Shipping container homes: Praise for Manchester homeless village plan

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artist impressionImage source, Embassy
Image caption,
The charity said the site would have a strict zero tolerance drug and alcohol policy

A charity's hopes of creating a "village" for the homeless from shipping containers in railway arches have been largely praised.

Embassy, which provides emergency shelter in Manchester, wants to build 40 homes alongside the River Medlock.

A village hall and communal sport and gardening space would also be built.

The Local Democracy Reporting Service said a planning application had divided opinion, but had seen 43 responses in favour of the scheme and 18 objections.

The charity said the development would give potential residents a safe place to stay while they find full-time work and move into privately-rented accommodation.

It said all residents would be interviewed and triaged, the site would have a strict zero tolerance drug and alcohol policy, and the homes would be offered to those willing to take on new opportunities.

Image source, Google
Image caption,
One respondent said the site was "currently an eyesore"

The charity's planning application has divided public opinion, with 43 responses supporting the project and 18 objections.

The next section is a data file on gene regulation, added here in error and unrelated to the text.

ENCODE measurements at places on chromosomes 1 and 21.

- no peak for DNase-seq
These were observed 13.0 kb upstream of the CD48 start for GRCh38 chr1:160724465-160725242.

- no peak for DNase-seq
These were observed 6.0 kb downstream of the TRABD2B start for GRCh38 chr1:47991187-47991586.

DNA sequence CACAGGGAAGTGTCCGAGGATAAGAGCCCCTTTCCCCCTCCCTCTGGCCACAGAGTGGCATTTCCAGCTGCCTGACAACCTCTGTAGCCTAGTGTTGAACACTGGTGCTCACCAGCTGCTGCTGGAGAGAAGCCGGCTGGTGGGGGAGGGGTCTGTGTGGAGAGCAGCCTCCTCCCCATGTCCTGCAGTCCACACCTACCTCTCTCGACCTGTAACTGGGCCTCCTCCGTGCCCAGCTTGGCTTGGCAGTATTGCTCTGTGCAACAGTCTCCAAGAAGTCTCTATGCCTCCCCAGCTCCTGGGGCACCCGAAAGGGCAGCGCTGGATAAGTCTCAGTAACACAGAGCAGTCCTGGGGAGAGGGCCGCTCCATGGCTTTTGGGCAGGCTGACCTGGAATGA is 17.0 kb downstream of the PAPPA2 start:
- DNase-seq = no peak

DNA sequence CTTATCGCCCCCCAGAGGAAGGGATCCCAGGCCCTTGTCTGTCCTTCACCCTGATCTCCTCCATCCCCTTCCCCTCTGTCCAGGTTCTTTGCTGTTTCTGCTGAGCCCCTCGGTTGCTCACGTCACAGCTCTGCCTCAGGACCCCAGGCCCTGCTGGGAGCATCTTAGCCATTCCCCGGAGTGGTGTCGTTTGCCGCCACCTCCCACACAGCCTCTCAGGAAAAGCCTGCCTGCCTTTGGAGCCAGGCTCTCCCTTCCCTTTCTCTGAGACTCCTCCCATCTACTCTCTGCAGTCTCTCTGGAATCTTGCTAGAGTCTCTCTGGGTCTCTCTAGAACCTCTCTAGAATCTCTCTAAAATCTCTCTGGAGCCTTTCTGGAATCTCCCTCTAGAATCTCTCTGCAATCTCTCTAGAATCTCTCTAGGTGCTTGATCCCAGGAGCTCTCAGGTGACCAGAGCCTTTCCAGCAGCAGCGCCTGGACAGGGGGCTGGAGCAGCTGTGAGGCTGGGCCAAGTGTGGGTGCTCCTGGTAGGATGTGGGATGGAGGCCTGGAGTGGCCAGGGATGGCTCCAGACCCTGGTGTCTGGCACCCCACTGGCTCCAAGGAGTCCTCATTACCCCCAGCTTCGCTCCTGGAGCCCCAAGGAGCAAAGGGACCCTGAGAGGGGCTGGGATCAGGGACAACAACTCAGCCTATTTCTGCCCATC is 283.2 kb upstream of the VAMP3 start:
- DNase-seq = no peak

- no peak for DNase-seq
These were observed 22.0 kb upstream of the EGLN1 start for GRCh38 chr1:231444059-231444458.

Those in favour of the project said it could be a pilot for similar developments across the UK and praised Embassy as a "well staffed, well managed, and effective service".

One respondent said the development was "a great use of land under the arches", which was "not being utilised in any good way and is currently an eyesore".

However, among those objecting was one person who said it would be better suited to a site outside the city centre or "to an area with an edgier aesthetic, such as the Northern Quarter".

The charity has previously said the project, which is being supported by landowners Peel Holdings and developer Capital and Centric, was about giving "people their own front door".

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